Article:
Let’s first break down strategy and culture. There are very simple definitions for both:
Strategy is about intent and ingenuity, while culture determines and measures engagement, and execution. Both strategy and culture are very important. Without a clear strategy, an organization is lost. But, some businesses tend to forget about the importance of culture and put strategy first. They think culture takes care of itself, but that’s not the case. No matter how great a strategy is, if an organization’s culture is not aligned with and supportive of that strategy, the strategy will either halt or fail.
Alignment of both strategy and culture is so important because innovation derives from the existence of this vital alignment. If the company’s strategies are clear, culture fills in the gaps and pushes initiatives towards innovative success.
There are two main factors:
More recently, leaders have realized the benefits of collaborative strategic planning. In-office, off-site, or a blend of both on- and off-site strategy workshops are an effective approach to creating a collaborative environment.
Executing on a collaborative approach does become challenging in remote environments. Humans, by nature, thrive off human and social interactions. So, it’s no surprise that remote work has dampened the collaborative approach typically seen in board rooms or off-site venues.
But, as we continue working remotely, effective and frequent communication becomes even more important and is one of the key factors that will bridge this divide.
Having a shared set of cultural values that are socialized and reinforced across the organization can amplify the direction corporate culture takes. While it’s great to have a list of cultural values, it’s also very important – even more so for remote teams – to document, communicate and act upon that culture and the behaviours associated with the cultural values.
Cultural expectations should be clear – how performance is measured, how employees are assessed for cultural fit, etc. As companies grow, culture should be constantly reassessed by encouraging open, honest, and direct communication and feedback. That in itself will strengthen cultural alignment. Because the more involvement there is from varying roles of an organization, the more alignment there will be around culture.
As someone once said, culture eats strategy for breakfast. Culture is a shared, group phenomenon and it cannot exist solely within a single person or a single department. It lives in shared behaviours and values across everyone in an organization. As organizations grow and try to drive deeper cultural alignment, it has become increasingly essential to shed light on how culture has seeped into day-to-day operations.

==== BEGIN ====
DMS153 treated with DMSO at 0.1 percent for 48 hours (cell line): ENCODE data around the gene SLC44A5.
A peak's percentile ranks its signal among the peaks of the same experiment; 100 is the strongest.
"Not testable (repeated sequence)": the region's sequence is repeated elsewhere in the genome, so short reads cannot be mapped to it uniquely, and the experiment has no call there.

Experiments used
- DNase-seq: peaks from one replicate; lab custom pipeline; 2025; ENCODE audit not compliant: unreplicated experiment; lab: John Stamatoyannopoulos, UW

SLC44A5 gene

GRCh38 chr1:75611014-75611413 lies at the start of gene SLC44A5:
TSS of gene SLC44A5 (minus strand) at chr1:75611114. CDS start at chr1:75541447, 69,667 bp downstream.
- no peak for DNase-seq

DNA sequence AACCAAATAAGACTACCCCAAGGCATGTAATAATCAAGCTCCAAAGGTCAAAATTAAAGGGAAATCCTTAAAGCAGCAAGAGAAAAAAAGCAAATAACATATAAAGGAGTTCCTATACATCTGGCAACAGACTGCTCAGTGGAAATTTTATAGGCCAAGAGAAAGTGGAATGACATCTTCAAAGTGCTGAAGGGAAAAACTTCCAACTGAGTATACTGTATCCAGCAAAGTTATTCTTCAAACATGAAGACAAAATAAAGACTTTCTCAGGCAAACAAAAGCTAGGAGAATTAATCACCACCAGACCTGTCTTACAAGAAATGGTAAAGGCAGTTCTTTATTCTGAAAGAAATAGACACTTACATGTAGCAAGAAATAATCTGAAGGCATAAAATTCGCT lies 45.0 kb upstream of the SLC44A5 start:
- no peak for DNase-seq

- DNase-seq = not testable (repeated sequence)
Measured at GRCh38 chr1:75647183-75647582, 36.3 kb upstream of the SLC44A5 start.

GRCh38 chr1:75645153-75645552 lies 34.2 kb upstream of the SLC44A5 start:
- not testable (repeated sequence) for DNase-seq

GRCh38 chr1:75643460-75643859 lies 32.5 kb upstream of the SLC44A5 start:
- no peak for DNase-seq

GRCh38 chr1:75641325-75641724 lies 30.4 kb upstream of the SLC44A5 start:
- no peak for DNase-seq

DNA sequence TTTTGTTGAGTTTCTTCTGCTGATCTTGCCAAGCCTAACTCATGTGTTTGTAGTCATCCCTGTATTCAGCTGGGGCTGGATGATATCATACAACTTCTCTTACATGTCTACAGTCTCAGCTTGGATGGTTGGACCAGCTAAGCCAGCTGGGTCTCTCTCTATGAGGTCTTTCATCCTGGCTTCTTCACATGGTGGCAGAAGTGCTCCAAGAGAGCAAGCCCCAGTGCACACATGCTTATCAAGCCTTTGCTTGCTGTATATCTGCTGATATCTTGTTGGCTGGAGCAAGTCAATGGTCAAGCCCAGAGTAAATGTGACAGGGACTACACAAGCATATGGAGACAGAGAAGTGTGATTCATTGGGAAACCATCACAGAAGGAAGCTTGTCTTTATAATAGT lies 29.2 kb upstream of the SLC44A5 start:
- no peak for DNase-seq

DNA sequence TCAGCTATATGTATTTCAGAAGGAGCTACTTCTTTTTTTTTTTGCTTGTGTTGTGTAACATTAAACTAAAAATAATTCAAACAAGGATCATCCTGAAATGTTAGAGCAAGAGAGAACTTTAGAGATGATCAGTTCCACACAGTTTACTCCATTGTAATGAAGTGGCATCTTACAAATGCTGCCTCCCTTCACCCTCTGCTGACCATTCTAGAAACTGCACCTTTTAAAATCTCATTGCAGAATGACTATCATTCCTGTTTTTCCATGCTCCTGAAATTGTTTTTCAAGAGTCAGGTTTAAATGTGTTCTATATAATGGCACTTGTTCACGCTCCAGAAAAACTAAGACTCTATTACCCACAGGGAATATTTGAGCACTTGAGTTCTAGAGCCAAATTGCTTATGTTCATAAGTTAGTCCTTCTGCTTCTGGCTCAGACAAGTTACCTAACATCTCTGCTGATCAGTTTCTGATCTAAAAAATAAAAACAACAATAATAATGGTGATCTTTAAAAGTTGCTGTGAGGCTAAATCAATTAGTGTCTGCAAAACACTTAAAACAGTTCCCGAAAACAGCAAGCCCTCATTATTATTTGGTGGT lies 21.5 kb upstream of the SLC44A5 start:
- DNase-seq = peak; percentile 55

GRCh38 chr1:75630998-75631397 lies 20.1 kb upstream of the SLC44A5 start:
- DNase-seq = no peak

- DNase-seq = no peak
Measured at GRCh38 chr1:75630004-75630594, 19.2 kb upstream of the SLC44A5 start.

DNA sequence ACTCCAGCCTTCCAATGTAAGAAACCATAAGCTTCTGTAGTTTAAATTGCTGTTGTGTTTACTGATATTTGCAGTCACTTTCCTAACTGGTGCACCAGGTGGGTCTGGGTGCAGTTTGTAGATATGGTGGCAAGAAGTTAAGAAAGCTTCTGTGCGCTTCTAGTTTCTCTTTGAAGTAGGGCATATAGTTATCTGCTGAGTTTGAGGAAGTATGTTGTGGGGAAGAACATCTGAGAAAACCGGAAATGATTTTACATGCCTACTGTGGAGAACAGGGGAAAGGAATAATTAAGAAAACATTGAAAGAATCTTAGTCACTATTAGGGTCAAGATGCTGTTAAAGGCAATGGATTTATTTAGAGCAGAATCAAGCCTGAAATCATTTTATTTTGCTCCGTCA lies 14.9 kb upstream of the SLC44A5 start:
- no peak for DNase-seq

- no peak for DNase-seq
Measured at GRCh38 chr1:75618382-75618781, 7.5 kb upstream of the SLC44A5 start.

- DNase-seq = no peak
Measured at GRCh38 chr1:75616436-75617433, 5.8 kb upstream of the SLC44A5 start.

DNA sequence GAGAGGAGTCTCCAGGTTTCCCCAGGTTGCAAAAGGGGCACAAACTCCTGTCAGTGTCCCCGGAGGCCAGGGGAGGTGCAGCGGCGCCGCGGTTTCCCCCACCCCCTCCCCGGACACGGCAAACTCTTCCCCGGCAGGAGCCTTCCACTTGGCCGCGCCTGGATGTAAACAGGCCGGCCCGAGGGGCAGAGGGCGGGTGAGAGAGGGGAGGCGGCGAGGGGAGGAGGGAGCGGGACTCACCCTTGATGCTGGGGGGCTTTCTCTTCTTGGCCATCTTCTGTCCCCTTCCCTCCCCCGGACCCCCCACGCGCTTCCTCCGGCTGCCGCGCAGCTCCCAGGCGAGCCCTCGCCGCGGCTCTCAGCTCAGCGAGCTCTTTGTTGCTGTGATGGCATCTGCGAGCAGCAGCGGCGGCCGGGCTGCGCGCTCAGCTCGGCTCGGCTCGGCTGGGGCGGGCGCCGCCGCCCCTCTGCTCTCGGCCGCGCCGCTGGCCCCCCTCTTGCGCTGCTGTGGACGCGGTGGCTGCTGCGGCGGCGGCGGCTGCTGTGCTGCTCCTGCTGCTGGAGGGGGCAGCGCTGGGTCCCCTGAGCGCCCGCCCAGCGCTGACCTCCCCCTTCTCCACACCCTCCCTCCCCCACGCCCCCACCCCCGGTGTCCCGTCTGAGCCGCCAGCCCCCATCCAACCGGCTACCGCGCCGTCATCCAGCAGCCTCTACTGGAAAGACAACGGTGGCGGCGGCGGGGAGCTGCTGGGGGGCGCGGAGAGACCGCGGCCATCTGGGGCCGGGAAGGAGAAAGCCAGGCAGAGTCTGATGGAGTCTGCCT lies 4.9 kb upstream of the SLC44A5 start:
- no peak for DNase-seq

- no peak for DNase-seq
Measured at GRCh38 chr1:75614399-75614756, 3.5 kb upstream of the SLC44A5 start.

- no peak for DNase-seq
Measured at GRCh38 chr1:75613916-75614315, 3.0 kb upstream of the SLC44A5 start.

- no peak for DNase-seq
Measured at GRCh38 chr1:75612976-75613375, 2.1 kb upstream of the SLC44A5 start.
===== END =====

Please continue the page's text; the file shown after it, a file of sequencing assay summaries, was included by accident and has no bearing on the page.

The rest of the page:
Modern technology (such as 7Geese) allows for this kind of recognition – where one employee can acknowledge another for embodying a cultural value, giving the entire organization visibility towards positive reinforcement of an organization’s core values, and as a result, increasing employee happiness.
It’s also never too soon to give recognition to your employees or your team. Similar to classical conditioning, positive behaviour recognition encourages similar behaviour by one or more employees. It’s as simple as a quick shout-out through Slack channels, Google group chats or at the front-end of team meetings/huddles.
Tell me a little about your career path. What made you get into consulting?
“Very early on in my career, I worked at a consulting firm as an executive’s assistant and project coordinator. I was immediately exposed to some of the smartest people and to industries I didn’t even know existed. It was eye-opening and the growth potential was addictive.
“During this experience, I had the opportunity to work with a key-note facilitator – Debbie Matters from Your Communication Matters. Debbie designed, developed, and delivered training and development seminars focused on enhancing communication, effectiveness and relationship building.
“During our time together, she saw this 24-year-old girl, trying to navigate through her first professional corporate experience. Inadvertently, Debbie became my mentor. I was naturally drawn toward her work ethic, grit, and genuine passion for what she did. She had a way of making me feel empowered. In fact, one of our last conversations was her telling me that I had it in me to become a consultant. She influenced my career trajectory in the most positive way and, about 6 years later, here I am – Management Consultant at The Poirier Group.”
What is something you are passionate about outside of your job role?
“Food! I love making new recipes and putting my own spin on them. And as much as I love trying to make new recipes, I love coming across unique and authentic mom-and-pop restaurants! We’ve always been conscious of supporting small businesses and even more-so during COVID. Most recently, I’ve been obsessed with “Grandma Loves You”, in Toronto. If you haven’t tried it, I’d recommend Grandma’s Special Pizza Sandwich.”
What drew you to TPG and why do you like working here?
“The people. It really is a family here at The Poirier Group and I felt that right away. I can rely on TPG being understanding and supportive, all while pushing me to become the best version of myself. This kind of environment doesn’t come easily. TPG has set the standard for an inclusive and diverse culture, and I’m honoured to be a part of this amazing group.”